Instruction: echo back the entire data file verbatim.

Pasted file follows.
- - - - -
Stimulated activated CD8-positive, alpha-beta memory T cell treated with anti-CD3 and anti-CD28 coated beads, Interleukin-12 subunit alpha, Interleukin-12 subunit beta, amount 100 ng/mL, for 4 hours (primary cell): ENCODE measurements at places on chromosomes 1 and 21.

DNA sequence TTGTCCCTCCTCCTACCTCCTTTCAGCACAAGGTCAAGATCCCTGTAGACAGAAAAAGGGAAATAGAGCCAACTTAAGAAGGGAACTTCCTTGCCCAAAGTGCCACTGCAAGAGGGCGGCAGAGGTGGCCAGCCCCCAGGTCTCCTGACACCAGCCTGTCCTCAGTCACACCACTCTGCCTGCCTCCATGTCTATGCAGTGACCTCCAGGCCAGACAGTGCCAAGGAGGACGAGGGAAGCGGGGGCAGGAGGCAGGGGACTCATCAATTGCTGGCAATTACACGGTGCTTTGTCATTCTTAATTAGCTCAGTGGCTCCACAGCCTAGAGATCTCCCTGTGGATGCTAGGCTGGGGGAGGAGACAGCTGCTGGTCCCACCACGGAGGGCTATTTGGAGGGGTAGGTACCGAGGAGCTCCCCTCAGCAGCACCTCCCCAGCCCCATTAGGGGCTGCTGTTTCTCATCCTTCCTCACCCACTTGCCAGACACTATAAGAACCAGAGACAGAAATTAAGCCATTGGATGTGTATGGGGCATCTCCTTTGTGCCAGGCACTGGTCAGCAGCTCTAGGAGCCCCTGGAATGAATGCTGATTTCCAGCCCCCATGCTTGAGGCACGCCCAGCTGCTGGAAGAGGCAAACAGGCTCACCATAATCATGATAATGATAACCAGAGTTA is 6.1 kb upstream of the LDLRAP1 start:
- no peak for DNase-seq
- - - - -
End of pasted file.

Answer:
Stimulated activated CD8-positive, alpha-beta memory T cell treated with anti-CD3 and anti-CD28 coated beads, Interleukin-12 subunit alpha, Interleukin-12 subunit beta, amount 100 ng/mL, for 4 hours (primary cell): ENCODE measurements at places on chromosomes 1 and 21.

DNA sequence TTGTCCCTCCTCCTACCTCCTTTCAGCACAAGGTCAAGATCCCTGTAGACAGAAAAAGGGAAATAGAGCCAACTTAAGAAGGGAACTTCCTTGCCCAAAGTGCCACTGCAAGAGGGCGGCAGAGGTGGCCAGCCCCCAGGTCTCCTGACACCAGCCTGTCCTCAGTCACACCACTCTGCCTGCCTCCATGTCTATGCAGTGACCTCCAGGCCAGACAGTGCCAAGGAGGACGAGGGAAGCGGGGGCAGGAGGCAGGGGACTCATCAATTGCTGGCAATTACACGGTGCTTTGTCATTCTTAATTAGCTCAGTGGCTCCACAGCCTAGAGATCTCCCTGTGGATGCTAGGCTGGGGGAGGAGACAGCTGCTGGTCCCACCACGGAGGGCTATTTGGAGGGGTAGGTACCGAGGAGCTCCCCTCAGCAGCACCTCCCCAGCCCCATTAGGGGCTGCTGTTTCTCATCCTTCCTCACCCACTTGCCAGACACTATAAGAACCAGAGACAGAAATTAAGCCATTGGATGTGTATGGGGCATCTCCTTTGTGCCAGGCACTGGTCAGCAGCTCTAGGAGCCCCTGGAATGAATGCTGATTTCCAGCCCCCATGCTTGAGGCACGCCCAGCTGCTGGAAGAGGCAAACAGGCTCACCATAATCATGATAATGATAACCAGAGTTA is 6.1 kb upstream of the LDLRAP1 start:
- no peak for DNase-seq